Google's inclusion of personalized recommendations from users' social networks goes against what users have come to expect from its keyword search. Google has conditioned searchers to enter any search terms and instantly receive the most relevant results. In essence, Google is the fast food drive-up window of search compared to Facebook's sit-down service. The Google +1 button is unlikely to gain widespread traction because it violates searchers' expectations for quick, relevant search results with no forethought. Google would do better to simply incorporate social network recommendations as another component of their existing search algorithm.
Google's search indexing system relies on over 200 signals from each web page to determine the relevance of each page to meet your search queries. Google's dominance of search relevance has helped it grow to 66 percent of search market share, followed by Yahoo! sites at 16.5 percent and Microsoft/Bing sites at 11.5 percent. Google fields 11 billion searches a month and its total advertising revenue reached $28 billion in 2010. With vast ad revenues at stake, Google and Bing have both noticed Facebook's 600 million users and growth to 4.7 percent of U.S. online ad revenue at $1.3 billion in 2010. Still, ad performance metrics, such as click-through rates, have been low on social network sites, suggesting that Internet users do not want to click on ads while socializing with friends and family.
To use the Google +1 system, you need to have a Google profile and be signed in to the Google network. Google has always tracked the topics you research online, but now they're explicitly letting people know about it. Maybe that's not such a good idea, particularly given the experience of Google Buzz. Google launched the social network tool Buzz in February 2010, which integrated with Google's email system and allowed users to share links from Picasa, Flickr, Google Reader, YouTube, Blogger, FriendFeed and Twitter. Buzz never achieved a strong following and faced ongoing criticism for exposing user information —privacy complaints that resulted in a recent FTC settlement.
Google +1 will significantly reduce the perceived anonymity of web searches, and could make people more cautious (and less active) in how they use Google. And it creates an obvious opening for a new competitor touting an all-anonymous search engine. Besides, who really wants to "sign in" to their search engine?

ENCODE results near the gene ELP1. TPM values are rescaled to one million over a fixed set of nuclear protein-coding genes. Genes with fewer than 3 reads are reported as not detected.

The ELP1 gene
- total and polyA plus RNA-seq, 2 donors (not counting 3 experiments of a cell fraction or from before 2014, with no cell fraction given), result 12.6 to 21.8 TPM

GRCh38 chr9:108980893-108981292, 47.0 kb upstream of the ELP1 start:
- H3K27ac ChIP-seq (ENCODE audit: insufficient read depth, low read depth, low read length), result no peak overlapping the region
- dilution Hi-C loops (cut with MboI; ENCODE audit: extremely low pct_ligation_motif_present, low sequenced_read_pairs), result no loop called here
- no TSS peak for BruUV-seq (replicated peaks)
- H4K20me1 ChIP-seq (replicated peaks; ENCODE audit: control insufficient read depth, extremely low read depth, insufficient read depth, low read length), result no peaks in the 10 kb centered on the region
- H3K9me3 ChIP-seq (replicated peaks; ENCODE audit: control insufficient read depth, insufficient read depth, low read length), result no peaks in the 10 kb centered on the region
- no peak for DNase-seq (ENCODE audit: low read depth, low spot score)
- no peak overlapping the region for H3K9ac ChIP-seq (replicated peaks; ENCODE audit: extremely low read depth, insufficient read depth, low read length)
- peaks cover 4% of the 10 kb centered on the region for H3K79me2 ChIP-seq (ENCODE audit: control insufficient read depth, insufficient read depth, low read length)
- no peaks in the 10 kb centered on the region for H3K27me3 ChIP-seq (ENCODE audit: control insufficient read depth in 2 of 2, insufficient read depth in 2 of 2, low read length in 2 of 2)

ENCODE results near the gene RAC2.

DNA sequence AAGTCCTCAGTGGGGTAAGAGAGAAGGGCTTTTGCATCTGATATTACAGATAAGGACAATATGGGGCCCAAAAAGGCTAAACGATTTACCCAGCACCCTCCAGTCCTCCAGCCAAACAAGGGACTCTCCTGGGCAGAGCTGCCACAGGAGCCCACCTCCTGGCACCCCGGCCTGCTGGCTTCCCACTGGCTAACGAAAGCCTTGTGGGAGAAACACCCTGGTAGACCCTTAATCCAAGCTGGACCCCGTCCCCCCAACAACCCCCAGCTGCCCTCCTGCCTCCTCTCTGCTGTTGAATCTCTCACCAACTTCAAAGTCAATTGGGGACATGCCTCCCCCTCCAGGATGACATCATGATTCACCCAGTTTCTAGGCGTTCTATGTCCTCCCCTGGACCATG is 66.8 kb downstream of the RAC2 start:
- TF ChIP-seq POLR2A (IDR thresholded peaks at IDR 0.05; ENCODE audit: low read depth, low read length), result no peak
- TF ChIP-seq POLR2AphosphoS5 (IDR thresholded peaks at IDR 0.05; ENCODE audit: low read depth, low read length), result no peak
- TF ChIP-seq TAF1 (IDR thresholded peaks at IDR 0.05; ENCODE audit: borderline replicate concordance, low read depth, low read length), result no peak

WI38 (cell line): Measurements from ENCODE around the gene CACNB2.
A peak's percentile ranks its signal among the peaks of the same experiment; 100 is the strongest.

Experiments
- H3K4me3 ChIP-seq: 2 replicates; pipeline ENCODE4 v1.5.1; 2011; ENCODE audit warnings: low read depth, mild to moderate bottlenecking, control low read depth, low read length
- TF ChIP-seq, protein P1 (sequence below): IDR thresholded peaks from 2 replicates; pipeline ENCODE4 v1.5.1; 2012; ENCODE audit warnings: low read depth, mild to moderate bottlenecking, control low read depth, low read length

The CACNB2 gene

Rather than seeing Google become more like Facebook, it would be more interesting if Facebook dramatically enhanced its search function. Right now, there's no convenient way to search for information on specific topics across all your friends' pages, profiles and walls —you just have to scroll page by page. That's unfortunate. If you're searching for advice from your personal contacts, why not be able to data-mine their past comments and walls and recommendations? Wouldn't it be helpful to know if a friend bought the same model of car you're considering, or got married in the same town you're planning your big event, or has used a magic remedy that could soothe your teething baby?
Search behavior is often a tool for solving a specific need or task right now. We don't associate that with social networking, but there's an opening here if Facebook would improve its search functionality. In other words, social search could deliver significant value, but perhaps it's not Google's game to win.
Photo credit: flickr.com/angelocesare/915406810
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Engauge is a full-service marketing agency for the digital and social age. We help grow our clients' businesses by leveraging creativity and technology to connect brands and consumers through the most relevant content and channels. The proliferation of content and channel opportunities for both consumers and brands has forever changed the communications landscape. But - what haven't changed are the fundamentals of marketing: The ability to richly understand a consumer, to derive a thoughtful insight, and to create a big idea. For years, Engauge has helped lead its clients by staying true to those fundamentals, while focusing on talent, technology, innovation and building a dynamic range of capabilities - from the tried and true, to social, mobile and whatever's next. Today's marketing is assuredly more complex, but to us the premise is still quite simple: Listen to the client, listen to the consumer, and deliver big ideas at the right time and place. And, most importantly, engauge.